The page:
So the conclusion on my running is that because my toe was not 100% healed I had subconsciously developed a way of running that everted my right foot so I could reduce the push off from my big toe. However to do this I must have been pushing my right hip out and so causing tension in this area which eventually appeared as pain. As this pain increased my body adapted to receive it, this resulted in me bringing my foot more into a neutral position which meant I was having to put more weight through my toe and so the resulting pain. There are a few things I could have done to prevent this from happening in my eyes and they include giving myself more time to rest and then when coming back to training taking it more slowly and doing only short steady runs at first. This would have had a number of benefits, firstly it would have given my body more of a chance to getting back into running and secondly it would have allowed me to be more mindful of my body rather than focusing on getting through a hard run.

How Yoga Can Help Kinetic Chain Awareness

Well if you have read the above and my experience you can see that if you do not consider the kinetic chain then you may find yourself developing an unexpected injury. In a yoga session you can take time out to focus on the body and develop a detailed awareness of the body. Also if you work on a one-2-one basis with a Yoga Sports Coach you can do a Kinetic Chain analysis and see if there are any movements that are causing a detrimental knock on affect. Once you begin to work on these things you will find that your awareness is extended to all parts of your life and you will consider how you stand and move a lot more often. The more awareness you can bring to how your body is moving and how a movement may impact the whole body the greater chance you have of developing a healthy movement pattern that will keep your body working effectively for longer. I shared my experiences with you as it shows that even if you have a lot of awareness you can still block this for the desire to train but I have very quickly located the errors I have made and this is something I can then adjust before it becomes a significant problem.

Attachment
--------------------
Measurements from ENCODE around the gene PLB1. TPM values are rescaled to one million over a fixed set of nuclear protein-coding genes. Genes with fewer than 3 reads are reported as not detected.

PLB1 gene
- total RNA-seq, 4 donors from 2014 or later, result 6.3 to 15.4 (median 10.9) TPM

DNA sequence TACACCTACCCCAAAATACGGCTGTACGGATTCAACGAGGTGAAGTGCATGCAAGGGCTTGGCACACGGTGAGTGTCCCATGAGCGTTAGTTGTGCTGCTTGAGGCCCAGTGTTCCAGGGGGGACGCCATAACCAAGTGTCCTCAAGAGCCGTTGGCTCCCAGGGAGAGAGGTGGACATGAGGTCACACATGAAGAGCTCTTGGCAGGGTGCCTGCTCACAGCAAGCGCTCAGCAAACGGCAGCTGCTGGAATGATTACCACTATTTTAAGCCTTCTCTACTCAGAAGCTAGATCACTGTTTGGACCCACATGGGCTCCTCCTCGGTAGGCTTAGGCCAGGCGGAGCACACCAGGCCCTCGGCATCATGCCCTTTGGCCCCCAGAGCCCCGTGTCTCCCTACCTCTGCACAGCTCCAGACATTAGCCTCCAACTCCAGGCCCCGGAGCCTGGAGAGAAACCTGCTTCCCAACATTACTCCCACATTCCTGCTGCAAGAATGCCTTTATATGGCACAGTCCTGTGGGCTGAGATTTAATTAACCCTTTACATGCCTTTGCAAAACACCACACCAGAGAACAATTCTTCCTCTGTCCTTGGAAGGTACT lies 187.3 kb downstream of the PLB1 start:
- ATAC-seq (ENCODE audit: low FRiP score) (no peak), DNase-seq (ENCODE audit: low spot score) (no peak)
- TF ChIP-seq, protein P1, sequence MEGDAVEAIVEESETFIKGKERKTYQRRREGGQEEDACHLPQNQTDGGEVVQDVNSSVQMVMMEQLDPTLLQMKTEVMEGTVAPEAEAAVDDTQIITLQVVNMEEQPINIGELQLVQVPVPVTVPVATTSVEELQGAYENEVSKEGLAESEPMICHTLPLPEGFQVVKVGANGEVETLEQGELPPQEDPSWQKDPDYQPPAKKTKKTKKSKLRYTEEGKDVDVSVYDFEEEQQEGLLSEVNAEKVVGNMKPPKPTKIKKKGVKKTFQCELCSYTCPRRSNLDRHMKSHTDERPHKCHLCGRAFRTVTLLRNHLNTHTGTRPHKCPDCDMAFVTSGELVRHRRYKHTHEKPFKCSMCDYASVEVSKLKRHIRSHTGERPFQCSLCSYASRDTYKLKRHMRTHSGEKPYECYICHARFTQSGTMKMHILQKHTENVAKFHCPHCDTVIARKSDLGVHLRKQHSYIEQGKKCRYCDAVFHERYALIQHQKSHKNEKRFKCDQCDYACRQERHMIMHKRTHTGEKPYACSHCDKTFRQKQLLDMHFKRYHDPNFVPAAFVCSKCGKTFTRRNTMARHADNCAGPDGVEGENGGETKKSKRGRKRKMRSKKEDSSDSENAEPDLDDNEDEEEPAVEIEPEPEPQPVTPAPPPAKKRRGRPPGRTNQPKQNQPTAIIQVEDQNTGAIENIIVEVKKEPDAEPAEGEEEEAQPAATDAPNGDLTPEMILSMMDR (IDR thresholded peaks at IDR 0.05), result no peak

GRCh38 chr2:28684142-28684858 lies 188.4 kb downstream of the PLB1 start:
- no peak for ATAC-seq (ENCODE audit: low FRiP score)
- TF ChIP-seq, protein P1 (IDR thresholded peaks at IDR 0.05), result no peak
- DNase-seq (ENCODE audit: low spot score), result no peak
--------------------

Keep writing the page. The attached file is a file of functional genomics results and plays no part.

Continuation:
If you would like to know more about Yoga Sports Coaching or how Krida Sports Yoga can help you achieve your sporting goals then please feel free to contact me or you could sign up for our newsletter for exclusive offers and articles.
About the author

Mercedes Aspland

Mercedes is a Yoga Sports Coach with experiences working with athletes from many disciplines and experience levels. She is keen to spread the word of how valuable yoga is to sport. With additional qualifications in nutrition she also shares a number of recipes and nutritional advice to keep you fuelled while training.